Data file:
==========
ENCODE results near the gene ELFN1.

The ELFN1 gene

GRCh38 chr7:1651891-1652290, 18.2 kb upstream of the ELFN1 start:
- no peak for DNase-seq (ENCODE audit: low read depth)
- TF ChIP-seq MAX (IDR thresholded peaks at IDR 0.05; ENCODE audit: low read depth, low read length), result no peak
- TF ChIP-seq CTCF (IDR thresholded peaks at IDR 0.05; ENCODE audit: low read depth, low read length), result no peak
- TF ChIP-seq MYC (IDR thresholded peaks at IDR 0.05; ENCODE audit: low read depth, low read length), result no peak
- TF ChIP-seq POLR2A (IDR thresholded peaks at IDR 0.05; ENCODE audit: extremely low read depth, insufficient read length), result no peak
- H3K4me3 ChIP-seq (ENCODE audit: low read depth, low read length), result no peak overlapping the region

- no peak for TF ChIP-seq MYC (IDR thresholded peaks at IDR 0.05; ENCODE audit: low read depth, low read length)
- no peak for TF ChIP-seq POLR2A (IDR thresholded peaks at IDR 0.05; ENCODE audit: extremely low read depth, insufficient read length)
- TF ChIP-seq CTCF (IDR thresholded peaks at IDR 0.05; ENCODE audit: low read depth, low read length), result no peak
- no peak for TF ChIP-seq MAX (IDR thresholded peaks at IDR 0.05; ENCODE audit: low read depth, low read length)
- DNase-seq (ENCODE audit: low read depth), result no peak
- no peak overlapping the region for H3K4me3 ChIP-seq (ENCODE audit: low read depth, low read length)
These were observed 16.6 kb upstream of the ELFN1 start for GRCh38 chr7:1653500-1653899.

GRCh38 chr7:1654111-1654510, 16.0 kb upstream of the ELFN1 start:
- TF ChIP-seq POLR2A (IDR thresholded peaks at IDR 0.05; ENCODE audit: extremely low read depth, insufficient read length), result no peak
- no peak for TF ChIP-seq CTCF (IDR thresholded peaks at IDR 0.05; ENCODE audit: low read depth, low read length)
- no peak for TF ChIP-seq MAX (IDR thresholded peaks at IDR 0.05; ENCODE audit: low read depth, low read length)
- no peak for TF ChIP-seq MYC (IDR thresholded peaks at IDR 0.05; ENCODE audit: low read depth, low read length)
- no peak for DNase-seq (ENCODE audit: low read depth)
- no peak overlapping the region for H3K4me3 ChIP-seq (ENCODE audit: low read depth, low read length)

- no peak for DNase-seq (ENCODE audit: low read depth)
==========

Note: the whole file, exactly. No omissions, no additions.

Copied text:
ENCODE results near the gene ELFN1.

The ELFN1 gene

GRCh38 chr7:1651891-1652290, 18.2 kb upstream of the ELFN1 start:
- no peak for DNase-seq (ENCODE audit: low read depth)
- TF ChIP-seq MAX (IDR thresholded peaks at IDR 0.05; ENCODE audit: low read depth, low read length), result no peak
- TF ChIP-seq CTCF (IDR thresholded peaks at IDR 0.05; ENCODE audit: low read depth, low read length), result no peak
- TF ChIP-seq MYC (IDR thresholded peaks at IDR 0.05; ENCODE audit: low read depth, low read length), result no peak
- TF ChIP-seq POLR2A (IDR thresholded peaks at IDR 0.05; ENCODE audit: extremely low read depth, insufficient read length), result no peak
- H3K4me3 ChIP-seq (ENCODE audit: low read depth, low read length), result no peak overlapping the region

- no peak for TF ChIP-seq MYC (IDR thresholded peaks at IDR 0.05; ENCODE audit: low read depth, low read length)
- no peak for TF ChIP-seq POLR2A (IDR thresholded peaks at IDR 0.05; ENCODE audit: extremely low read depth, insufficient read length)
- TF ChIP-seq CTCF (IDR thresholded peaks at IDR 0.05; ENCODE audit: low read depth, low read length), result no peak
- no peak for TF ChIP-seq MAX (IDR thresholded peaks at IDR 0.05; ENCODE audit: low read depth, low read length)
- DNase-seq (ENCODE audit: low read depth), result no peak
- no peak overlapping the region for H3K4me3 ChIP-seq (ENCODE audit: low read depth, low read length)
These were observed 16.6 kb upstream of the ELFN1 start for GRCh38 chr7:1653500-1653899.

GRCh38 chr7:1654111-1654510, 16.0 kb upstream of the ELFN1 start:
- TF ChIP-seq POLR2A (IDR thresholded peaks at IDR 0.05; ENCODE audit: extremely low read depth, insufficient read length), result no peak
- no peak for TF ChIP-seq CTCF (IDR thresholded peaks at IDR 0.05; ENCODE audit: low read depth, low read length)
- no peak for TF ChIP-seq MAX (IDR thresholded peaks at IDR 0.05; ENCODE audit: low read depth, low read length)
- no peak for TF ChIP-seq MYC (IDR thresholded peaks at IDR 0.05; ENCODE audit: low read depth, low read length)
- no peak for DNase-seq (ENCODE audit: low read depth)
- no peak overlapping the region for H3K4me3 ChIP-seq (ENCODE audit: low read depth, low read length)

- no peak for DNase-seq (ENCODE audit: low read depth)